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co(1)HP-UX 11i Version 3: February 2007
co — check out RCS revisions
co retrieves revisions from RCS files. Each file name ending in ,v is taken to be an RCS file. All other files are assumed to be working files. co retrieves a revision from each RCS file and stores it in the corresponding working file (see also rcsintro(5)).
Revisions of an RCS file can be checked out locked or unlocked. Locking a revision prevents overlapping updates. A revision checked out for reading or processing (e.g., compiling) need not be locked. A revision checked out for editing and later checked in must normally be locked. Locking a revision currently locked by another user fails (a lock can be broken with the rcs command, but poses inherent risks when independent changes are being made simultaneously (see rcs(1)). co with locking requires the caller to be on the access list of the RCS file unless: he is the owner of the file, a user with appropriate privileges, or the access list is empty. co without locking is not subject to access list restrictions.
A revision is selected by number, check-in date/time, author, or state. If none of these options are specified, the latest revision on the trunk is retrieved. When the options are applied in combination, the latest revision that satisfies all of them is retrieved. The options for date/time, author, and state retrieve a revision on the selected branch. The selected branch is either derived from the revision number (if given), or is the highest branch on the trunk. A revision number can be attached to the options -l, -p, -q, or -r.
The caller of the command must have write permission in the working directory, read permission for the RCS file, and either read permission (for reading) or read/write permission (for locking) in the directory that contains the RCS file.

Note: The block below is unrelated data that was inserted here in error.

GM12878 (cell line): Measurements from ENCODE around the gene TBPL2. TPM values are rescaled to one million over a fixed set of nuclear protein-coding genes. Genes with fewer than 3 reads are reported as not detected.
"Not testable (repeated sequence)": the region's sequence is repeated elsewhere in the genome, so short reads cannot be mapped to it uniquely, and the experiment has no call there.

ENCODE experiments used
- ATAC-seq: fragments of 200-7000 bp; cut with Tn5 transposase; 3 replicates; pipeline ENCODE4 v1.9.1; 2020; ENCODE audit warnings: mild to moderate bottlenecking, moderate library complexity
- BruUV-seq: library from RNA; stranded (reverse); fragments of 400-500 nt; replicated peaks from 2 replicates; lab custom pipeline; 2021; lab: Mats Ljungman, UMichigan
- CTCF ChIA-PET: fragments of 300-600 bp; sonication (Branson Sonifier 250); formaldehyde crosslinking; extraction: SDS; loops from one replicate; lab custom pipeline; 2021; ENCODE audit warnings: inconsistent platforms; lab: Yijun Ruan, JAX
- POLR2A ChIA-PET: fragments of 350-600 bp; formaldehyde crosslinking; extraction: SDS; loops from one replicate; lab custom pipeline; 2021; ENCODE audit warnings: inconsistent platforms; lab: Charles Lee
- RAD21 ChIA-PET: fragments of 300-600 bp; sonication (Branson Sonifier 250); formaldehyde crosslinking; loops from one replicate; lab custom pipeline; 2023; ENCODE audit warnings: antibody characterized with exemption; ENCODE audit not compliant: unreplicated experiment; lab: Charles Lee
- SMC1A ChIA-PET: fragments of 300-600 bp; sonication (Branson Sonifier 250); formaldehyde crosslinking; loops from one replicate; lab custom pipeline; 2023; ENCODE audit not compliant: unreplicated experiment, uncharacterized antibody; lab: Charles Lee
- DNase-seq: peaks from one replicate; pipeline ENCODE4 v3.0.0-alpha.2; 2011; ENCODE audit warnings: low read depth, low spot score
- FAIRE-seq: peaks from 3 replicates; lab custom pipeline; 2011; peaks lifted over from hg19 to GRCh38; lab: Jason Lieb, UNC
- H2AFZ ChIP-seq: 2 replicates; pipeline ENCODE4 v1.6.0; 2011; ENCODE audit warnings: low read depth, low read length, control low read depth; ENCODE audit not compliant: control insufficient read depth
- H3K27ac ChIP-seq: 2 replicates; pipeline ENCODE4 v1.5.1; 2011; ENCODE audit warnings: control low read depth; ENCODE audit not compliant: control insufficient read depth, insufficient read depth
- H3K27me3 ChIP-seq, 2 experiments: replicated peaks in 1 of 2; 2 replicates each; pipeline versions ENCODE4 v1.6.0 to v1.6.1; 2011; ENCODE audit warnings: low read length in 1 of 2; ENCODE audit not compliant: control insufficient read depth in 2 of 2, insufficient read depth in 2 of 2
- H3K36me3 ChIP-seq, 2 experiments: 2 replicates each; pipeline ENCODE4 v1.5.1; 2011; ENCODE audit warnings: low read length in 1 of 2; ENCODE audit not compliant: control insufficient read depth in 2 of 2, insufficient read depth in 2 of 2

The working file inherits the read and execute permissions from the RCS file. In addition, the owner write permission is turned on, unless the file is checked out unlocked and locking is set to strict (see rcs(1)).
If a file with the name of the working file exists already and has write permission, co aborts the check out if -q is given, or asks whether to abort if -q is not given. If the existing working file is not writable, it is deleted before the check out.
A number of temporary files are created. A semaphore file is created in the directory of the RCS file to prevent simultaneous update.
A co command applied to an RCS file with no revisions creates a zero-length file. co always performs keyword substitution (see below).
Strings of the form $keyword$ and $keyword:...$ embedded in the text are replaced with strings of the form $keyword: value $, where keyword and value are pairs listed below. Keywords may be embedded in literal strings or comments to identify a revision.
Initially, the user enters strings of the form $keyword$. On check out, co replaces these strings with strings of the form $keyword: value $. If a revision containing strings of the latter form is checked back in, the value fields are replaced during the next checkout. Thus, the keyword values are automatically updated on checkout.
Keywords and their corresponding values:
The RCS file name, the working file name, and the revision number retrieved are written to the diagnostic output. The exit status always refers to the last file checked out, and is 0 if the operation was successful, 1 if unsuccessful.
Assume the current directory contains a subdirectory named RCS with an RCS file named io.c,v. Each of the following commands retrieves the latest revision from RCS/io.c,v and stores it into io.c:
co io.c co RCS/io.c,v co io.c,v co io.c RCS/io.c,v co io.c io.c,v co RCS/io.c,v io.c co io.c,v io.c
Check out version 1.1 of RCS file foo.c,v:
co -r1.1 foo.c,v
Check out version 1.1 of RCS file foo.c,v to the standard output:
co -p1.1 foo.c,v
Check out the version of file foo.c,v that existed on September 18, 1992:
co -d"09/18/92" foo.c,v
The co command generates the working file name by removing the ,v from the end of the RCS file name. If the given RCS file name is too long for the file system on which the RCS file should reside, co terminates with an error message.
There is no way to suppress the expansion of keywords, except by writing them differently. In nroff and troff, this is done by embedding the null-character \& into the keyword.
The -d option gets confused in some circumstances, and accepts no date before 1970.
The -j option does not work for files containing lines consisting of a single period (.).
RCS is designed to be used with text files only. Attempting to use RCS with nontext (binary) files results in data corruption.
ci(1), ident(1), rcs(1), rcsdiff(1), rcsmerge(1), rlog(1), rcsfile(4), acl(5), rcsintro(5).